The redeployment of US nuclear weapons from Germany to Poland would be a direct violation of the Russia-NATO founding act of 1997, Russian Foreign Minister Sergei Lavrov has said.
“This would be a direct violation of the Founding Act on Mutual Relations between Russia and NATO, in which NATO undertook not to place nuclear weapons in the territory of new members of the North Atlantic Alliance, either at that moment or in the future…I doubt that these mechanisms will be implemented in practical terms,” Lavrov said, speaking to reporters following a videoconference-based meeting of the Council of Baltic Sea States on Tuesday.
Earlier Tuesday, Foreign Ministry spokeswoman Maria Zakharova said that the redeployment of US nuclear weapons from Germany to Poland would serve to further damage already-strained Russia-NATO relations and escalate tensions.
Disarmament and Related Treaties
Published 4 December 2014 by The United Nations Office for Disarmament Affairs, this publication contains the text of multilateral treaties that focus on nuclear weapons, and nuclear-weapon-free zones and other disarmament treaties.
Ebook version coming soon. PDF version available online now
Bombs Away- The Case for Phasing Out U.S. Tactical Nukes in Europe
An extensive report questioning the wisdom of stationing tactical nuclear weapons in Europe (incl. the B-61). Foreign Affairs, July/August 2014 Issue
Mike Pompeo and Mark Esper agreed to proceed with US withdrawal of Open Skies Treaty despite pandemic, sources say
The Trump administration is determined to withdraw from a 28-year-old treaty intended to reduce the risk of an accidental war between the west and Russia by allowing reconnaissance flights over each other’s territory.
Despite the coronavirus pandemic, which has put off a full national security council (NSC) meeting on the Open Skies Treaty (OST), the secretary of defence, Mark Esper, and secretary of state, Mike Pompeo, have agreed to proceed with a US exit, according to two sources familiar with administration planning.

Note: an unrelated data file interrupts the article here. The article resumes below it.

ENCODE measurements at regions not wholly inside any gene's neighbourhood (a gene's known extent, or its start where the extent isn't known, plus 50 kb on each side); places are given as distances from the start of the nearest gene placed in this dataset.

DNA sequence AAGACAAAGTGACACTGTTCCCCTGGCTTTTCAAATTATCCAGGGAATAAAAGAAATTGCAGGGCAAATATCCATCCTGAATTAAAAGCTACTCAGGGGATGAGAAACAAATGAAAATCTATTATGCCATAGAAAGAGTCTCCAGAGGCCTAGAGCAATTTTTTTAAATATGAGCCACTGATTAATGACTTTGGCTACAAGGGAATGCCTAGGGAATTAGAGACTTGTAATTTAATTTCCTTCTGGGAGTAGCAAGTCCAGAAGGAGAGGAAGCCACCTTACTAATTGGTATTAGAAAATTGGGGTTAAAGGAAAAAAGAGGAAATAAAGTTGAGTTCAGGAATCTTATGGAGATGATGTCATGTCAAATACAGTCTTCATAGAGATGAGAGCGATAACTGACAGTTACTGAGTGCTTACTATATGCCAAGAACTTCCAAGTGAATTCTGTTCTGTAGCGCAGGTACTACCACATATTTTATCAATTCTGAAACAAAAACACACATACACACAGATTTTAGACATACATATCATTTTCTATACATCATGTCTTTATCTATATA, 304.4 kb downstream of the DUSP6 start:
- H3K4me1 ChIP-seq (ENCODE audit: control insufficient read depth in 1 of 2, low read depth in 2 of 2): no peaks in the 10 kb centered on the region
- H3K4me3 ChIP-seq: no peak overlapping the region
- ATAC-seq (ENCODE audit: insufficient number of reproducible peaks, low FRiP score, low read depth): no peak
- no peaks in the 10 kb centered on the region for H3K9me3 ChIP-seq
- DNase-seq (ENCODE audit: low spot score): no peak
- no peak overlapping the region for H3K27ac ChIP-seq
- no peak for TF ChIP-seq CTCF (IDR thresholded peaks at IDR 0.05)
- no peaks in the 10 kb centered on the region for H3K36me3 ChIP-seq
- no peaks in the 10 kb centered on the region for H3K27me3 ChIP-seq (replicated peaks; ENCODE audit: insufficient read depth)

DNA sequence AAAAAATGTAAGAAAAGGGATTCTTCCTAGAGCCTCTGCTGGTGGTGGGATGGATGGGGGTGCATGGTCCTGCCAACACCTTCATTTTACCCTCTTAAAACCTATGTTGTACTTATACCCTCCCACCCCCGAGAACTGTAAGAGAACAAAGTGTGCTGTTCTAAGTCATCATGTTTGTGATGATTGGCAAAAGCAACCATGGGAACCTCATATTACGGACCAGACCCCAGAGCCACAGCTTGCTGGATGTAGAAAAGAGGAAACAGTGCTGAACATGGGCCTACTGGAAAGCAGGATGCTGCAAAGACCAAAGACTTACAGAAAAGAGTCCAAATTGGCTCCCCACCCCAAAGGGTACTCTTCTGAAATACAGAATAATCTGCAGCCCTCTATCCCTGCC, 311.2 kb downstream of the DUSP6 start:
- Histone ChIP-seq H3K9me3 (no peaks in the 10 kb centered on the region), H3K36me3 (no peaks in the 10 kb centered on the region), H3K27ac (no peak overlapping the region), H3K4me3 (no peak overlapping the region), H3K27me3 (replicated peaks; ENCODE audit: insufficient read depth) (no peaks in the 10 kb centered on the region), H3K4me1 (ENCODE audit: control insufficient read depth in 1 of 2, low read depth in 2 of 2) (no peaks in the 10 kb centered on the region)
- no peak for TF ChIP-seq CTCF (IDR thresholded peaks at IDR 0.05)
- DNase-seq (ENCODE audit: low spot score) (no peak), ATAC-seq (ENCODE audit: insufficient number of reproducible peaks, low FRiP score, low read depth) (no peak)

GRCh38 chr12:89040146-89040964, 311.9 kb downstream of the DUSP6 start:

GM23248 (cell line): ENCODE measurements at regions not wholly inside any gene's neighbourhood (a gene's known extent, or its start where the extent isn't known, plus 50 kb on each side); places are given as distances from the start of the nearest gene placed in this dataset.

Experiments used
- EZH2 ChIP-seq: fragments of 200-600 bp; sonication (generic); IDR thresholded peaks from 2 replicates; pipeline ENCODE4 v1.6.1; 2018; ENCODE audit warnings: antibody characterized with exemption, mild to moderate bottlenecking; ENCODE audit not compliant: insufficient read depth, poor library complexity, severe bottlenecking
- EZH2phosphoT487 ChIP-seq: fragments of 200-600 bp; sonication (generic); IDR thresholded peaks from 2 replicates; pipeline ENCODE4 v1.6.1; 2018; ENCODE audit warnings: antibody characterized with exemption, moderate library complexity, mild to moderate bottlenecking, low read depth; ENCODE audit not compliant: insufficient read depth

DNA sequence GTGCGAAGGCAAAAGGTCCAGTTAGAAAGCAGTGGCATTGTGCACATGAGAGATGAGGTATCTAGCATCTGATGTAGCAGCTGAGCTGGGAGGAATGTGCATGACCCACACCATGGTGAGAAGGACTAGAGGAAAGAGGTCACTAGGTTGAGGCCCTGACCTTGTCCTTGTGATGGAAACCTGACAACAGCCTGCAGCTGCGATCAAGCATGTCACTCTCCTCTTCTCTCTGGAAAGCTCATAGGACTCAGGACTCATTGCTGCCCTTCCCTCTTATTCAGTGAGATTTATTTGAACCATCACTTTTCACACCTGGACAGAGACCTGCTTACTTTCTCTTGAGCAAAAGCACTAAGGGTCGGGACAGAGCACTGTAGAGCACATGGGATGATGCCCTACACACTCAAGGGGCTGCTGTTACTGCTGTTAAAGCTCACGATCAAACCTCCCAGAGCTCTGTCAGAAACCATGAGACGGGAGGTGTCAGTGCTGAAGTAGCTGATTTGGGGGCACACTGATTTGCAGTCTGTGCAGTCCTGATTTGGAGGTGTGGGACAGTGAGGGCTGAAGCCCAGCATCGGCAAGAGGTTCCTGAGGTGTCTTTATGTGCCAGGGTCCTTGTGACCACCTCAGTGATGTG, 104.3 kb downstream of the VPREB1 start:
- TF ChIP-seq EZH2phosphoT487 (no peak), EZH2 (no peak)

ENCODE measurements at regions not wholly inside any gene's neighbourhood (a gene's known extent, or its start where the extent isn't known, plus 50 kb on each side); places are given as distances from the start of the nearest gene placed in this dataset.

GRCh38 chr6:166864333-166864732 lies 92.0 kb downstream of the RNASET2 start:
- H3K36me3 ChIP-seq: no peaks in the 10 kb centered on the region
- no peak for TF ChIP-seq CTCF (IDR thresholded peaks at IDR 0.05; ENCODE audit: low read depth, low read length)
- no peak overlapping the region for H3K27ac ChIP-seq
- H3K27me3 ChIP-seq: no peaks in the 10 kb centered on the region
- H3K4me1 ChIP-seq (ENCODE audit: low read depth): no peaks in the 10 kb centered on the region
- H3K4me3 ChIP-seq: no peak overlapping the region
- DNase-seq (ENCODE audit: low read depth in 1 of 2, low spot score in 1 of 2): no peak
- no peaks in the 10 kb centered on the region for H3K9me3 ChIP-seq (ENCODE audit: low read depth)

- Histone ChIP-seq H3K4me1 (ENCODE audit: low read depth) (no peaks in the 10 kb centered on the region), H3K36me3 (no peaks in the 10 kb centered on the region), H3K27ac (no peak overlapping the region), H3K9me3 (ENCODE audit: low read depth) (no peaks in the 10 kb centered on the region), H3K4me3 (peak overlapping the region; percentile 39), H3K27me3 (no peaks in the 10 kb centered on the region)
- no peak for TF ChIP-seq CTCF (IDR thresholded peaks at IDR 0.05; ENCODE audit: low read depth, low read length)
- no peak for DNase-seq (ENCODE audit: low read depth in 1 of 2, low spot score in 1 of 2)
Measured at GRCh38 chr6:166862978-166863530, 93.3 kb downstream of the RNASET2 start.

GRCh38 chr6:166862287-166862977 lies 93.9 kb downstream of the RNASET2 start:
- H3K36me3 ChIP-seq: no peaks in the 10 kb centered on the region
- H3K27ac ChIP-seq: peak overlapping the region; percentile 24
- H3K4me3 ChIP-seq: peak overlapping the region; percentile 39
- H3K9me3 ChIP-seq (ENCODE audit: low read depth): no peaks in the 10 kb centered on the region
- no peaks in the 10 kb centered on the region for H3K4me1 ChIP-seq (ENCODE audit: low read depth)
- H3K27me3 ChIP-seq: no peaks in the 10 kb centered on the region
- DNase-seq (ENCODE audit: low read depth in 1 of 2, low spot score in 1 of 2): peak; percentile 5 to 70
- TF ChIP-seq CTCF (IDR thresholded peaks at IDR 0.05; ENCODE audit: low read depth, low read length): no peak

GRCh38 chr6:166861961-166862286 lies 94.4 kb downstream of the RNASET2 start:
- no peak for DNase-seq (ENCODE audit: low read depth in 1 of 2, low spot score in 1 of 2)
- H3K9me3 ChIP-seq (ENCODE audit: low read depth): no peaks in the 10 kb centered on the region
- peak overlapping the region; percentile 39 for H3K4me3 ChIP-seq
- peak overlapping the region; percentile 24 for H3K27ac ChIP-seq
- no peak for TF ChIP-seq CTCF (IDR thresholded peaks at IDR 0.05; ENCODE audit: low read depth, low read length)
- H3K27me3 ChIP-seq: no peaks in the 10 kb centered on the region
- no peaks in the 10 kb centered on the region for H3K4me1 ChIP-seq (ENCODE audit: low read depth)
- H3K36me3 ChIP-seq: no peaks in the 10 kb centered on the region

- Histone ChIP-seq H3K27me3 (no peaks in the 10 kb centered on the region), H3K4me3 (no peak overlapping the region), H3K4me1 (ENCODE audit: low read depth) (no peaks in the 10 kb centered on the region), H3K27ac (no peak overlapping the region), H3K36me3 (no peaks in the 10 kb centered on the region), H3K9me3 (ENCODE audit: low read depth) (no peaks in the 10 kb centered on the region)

The Trident II D5 is the primary U.S. sea-based nuclear ballistic missile, and is deployed aboard U.S. Navy Ohio-class ballistic missile submarines.
WASHINGTON – Strategic weapons experts at Lockheed Martin Corp. will build additional UGM-133A Trident II D5 submarine-launched ballistic nuclear missiles and support deployed D5 nuclear weapons under terms of a half-billion-dollar order announced Thursday.
“Congressional leadership has yet to receive the military requirement or justification for another new nuclear warhead,” a spokesperson for HASC Democrats said in an email.
“As recently as July 2019, the Department of Energy projected it would begin work on this warhead in 2023. Work on this new warhead will add billions of dollars to an already strained nuclear modernization plan.”
The Trump administration’s proposal to begin work on a new nuclear warhead program to modernize the nation’s aging stockpile is expected to be hotly contested.
For fiscal year 2021, President Donald Trump requested $28.9 billion for the Pentagon’s nuclear enterprise. He requested an additional $15.6 billion for efforts by the National Nuclear Security Administration, which manages the stockpile, including $53 million for NNSA work on a new warhead, dubbed the W93.
“You can’t preach temperance from a bar stool, you can’t tell others not to have nuclear weapons when you’re busy ‘modernizing’ your own.”
ARTICLE BY: JAY COGHLAN / NUCLEAR WATCH NEW MEXICO | abqjournal.com
Thursday marked the 50th anniversary of the Non-Proliferation Treaty, whose central bargain was that non-nuclear weapons states forswore acquiring them in exchange for which nuclear weapons states promised to enter into serious negotiations leading to their elimination. Those negotiations have never happened.
The Trump Administration has marked the occasion by finally releasing the detailed fiscal year 2021 Congressional Budget Request for the Department of Energy’s semi-autonomous nuclear weapons agency, the National Nuclear Security Administration. The NNSA’s program for new and upgraded nuclear weapons gets a $3 billion-plus mark-up to $15.6 billion, slated to jump to $17 billion annually by 2025.
Santa Fe, NM – This March 5, 2020, marks the 50th anniversary of the NonProliferation Treaty, whose central bargain was that non-nuclear weapons states forswore acquiring them in exchange for which nuclear weapons states promised to enter into serious negotiations leading to their elimination. Those negotiations have never happened.